Organizations with a sophisticated approach to cybersecurity are no longer satisfied with locking the doors after the robbery has been committed. There is instead a distinct shift toward offense.
A Deloitte & Touche report [PDF] notes a trend toward predictive models, which has meant that protection has become more about using advanced math and science to pursue anomalies and pinpoint threats, than it is about building bigger and better walls.
“Cybersecurity has received increased attention in recent years due to high profile data breaches and attacks on critical infrastructure,” Adnan Amjad, partner at Deloitte, in an interview. “As a result, there is mounting pressure from directors and executives to measure and monitor risk levels, malicious activity and the effectiveness of cyber investments. They seek what seems impossible: a cyber-detection capability that is so mature that the organization is able to address cyber threats proactively. This is where analytics can help.”
However, the dirty little secret of cyber-monitoring is that state-of-the-art practices are intrinsically reactive; organizations watch for threats they’ve either seen before, or that have victimized others.
“And they are often missed, due in part to the massive number of cyber events occurring daily and, in part, because there is insufficient data to evaluate where and when business-critical events may occur,” added Amjad. “In other words, there is often insufficient context for anticipating and preparing to respond to cyber threats. At the very least, companies need skilled professionals with deep institutional knowledge to patch the data together manually.”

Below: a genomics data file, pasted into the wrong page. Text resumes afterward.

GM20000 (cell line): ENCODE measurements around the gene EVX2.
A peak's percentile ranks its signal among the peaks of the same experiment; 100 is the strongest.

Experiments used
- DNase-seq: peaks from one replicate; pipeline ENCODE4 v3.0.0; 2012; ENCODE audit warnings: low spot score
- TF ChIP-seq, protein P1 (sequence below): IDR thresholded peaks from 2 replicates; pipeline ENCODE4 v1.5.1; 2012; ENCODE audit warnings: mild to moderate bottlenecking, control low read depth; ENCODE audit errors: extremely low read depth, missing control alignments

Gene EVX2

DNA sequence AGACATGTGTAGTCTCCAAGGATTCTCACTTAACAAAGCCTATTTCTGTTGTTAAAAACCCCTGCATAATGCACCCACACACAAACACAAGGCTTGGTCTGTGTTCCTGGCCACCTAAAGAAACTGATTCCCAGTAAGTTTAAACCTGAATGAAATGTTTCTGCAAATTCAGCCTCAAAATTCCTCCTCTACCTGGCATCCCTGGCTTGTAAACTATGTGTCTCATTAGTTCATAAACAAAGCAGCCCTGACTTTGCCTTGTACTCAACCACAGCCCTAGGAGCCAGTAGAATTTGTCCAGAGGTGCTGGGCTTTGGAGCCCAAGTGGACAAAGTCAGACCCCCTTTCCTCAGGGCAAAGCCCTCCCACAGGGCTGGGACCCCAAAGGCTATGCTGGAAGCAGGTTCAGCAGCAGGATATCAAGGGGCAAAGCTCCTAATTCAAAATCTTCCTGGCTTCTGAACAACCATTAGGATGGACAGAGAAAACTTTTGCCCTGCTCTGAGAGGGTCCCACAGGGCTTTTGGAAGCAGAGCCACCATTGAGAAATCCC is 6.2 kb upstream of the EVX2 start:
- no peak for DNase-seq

The ability to use high-volume Big Data (billions of records) and execute queries in seconds to identify anomalous patterns can help organizations evolve from monitoring cyber-threats to managing cyber-threats. This in turn can help them to map their susceptibility to attack; detect previously-unknown threats and zero days; prioritize cybersecurity investments; satisfy regulatory inquiries; and provide real-time data to executives that quantifies cyber-risk and enables better decisions.”
It takes horsepower supercomputing to do this in near-real-time; the effort would take significantly longer with traditional computing platforms.
“The market is now at a tipping point where cybersecurity operations are starting to transcend tactical ‘monitoring’ and become significantly more sophisticated,” Amjad said. “Technology advances in multiple areas, including: high-speed access to abundant datasets (threat sharing, real-time network traffic, unstructured business data), innovative automation (analytics, machine learning, visualization), and evolving forensic and incident response tools, are driving this sophistication.”
Companies adopting these types of offensive steps will no doubt find that they need new personnel capabilities, the report found. Many cyber-professionals don’t have the skills to do predictive threat intelligence or predictive analysis of past breaches. At the very least, extensive collaboration between analytics and cyber-professionals may be required. And cybersecurity projects will need to rapidly move up the priority list for analytics groups.
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